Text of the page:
Forgiven? D.H. Lawrence was writing against the stifling Victorian morality of his day, and he always believed that love and sex between a man and woman was the highest kind of physical/spiritual sharing we can know. Lady Chatterley embodies a desire for intimate expression and virility that had been crushed. Lawrence btw had a very good relationship with his wife. He eloped with her and eventually she divorced her then husband to be with him. Ha! Later on, Lawrence's wife had an affair on him.

So I guess you could say that Lawrence was writing about his own self as the OM and about himself as cuckold.

To me the greatest cheating WW is Emma Bovary, because Flaubert understood extremely well how affairs are nothing but fantasies and illusions. Emma Bovary wants to be the heroine in the romances she reads, she wants to look herself in the mirror as say, I'm a lover! I'm a lover! She wants to throw her clothes off and make passionate love to her lover, but it's all staged and dramatized. Flaubert captures it beautifully. Meanwhile her husband, who's a bore and a clod, comes off as the only character in the whole novel who has some real integrity, even though he's cuckolded over and over again.
 

·
Registered
Joined
·
11,200 Posts
Discussion Starter #16
Aren't all the great themes found here? Isn't that the point of good literature? To portray the human condition? Infidelity is certainly timeless.
Yes, shocking to realize that infidelity and sexual jealousy are sufficient cause for war and the destruction. From Wikipedia:

The war originated from a quarrel between the goddesses Athena, Hera, and Aphrodite, after Eris, the goddess of strife and discord, gave them a golden apple, sometimes known as the Apple of Discord, marked "for the fairest". Zeus sent the goddesses to Paris, who judged that Aphrodite, as the "fairest", should receive the apple. In exchange, Aphrodite made Helen, the most beautiful of all women and wife of Menelaus, fall in love with Paris, who took her to Troy. Agamemnon, king of Mycenae and the brother of Helen's husband Menelaus, led an expedition of Achaean troops to Troy and besieged the city for ten years because of Paris' insult. After the deaths of many heroes, including the Achaeans Achilles and Ajax, and the Trojans Hector and Paris, the city fell to the ruse of the Trojan Horse. The Achaeans slaughtered the Trojans (except for some of the women and children whom they kept or sold as slaves) and desecrated the temples, thus earning the gods' wrath.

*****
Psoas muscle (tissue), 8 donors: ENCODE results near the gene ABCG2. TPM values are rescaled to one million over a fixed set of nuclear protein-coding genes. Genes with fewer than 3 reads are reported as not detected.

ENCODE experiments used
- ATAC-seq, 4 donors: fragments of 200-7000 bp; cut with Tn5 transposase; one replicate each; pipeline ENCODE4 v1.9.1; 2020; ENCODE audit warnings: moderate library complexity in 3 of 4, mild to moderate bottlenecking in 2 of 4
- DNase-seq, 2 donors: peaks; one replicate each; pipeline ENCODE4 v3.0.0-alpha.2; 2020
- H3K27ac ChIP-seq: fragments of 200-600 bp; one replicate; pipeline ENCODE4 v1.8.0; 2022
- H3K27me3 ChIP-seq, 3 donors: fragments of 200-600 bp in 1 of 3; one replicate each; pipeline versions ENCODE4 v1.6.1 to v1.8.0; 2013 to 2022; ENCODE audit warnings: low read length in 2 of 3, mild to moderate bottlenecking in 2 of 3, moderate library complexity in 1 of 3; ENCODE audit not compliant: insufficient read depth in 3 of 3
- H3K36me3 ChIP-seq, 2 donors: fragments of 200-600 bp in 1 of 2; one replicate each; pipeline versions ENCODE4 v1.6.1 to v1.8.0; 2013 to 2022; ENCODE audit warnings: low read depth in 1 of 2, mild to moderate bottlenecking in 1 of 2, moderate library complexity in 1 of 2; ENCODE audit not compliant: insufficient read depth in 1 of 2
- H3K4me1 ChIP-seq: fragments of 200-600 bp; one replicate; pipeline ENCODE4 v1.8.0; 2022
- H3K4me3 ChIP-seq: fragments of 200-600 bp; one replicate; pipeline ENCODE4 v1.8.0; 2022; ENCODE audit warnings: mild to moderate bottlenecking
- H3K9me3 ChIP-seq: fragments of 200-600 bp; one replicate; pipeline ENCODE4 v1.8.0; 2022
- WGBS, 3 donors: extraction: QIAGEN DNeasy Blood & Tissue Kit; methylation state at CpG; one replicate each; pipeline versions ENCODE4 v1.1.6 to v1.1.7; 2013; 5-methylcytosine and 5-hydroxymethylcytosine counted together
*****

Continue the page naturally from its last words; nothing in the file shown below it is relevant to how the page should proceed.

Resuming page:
·
Registered
Joined
·
1,618 Posts
Margot Macomber from The Short Happy Life of Francis Macomber ,by Hemingway, was a slvt of the highest eschelon. They don't make them meaner and more heartless than her.
 

·
Registered
Joined
·
1,618 Posts
Is that the short story in which the guy is dying in Africa?
Yeah. She cuckolds him with their hunting guide. So Francis grows a spine, kills a charging lion and then tells his gold digging wife that nothing she can do will hurt him anymore. Thinking he's going to leave her, she "accidentally" shoots him in the back of the head when a buffalo is bearing down on them.

It has been a long time since I read that story but I think that is the basic theme.
 
1 - 19 of 19 Posts
Status
Not open for further replies.
Top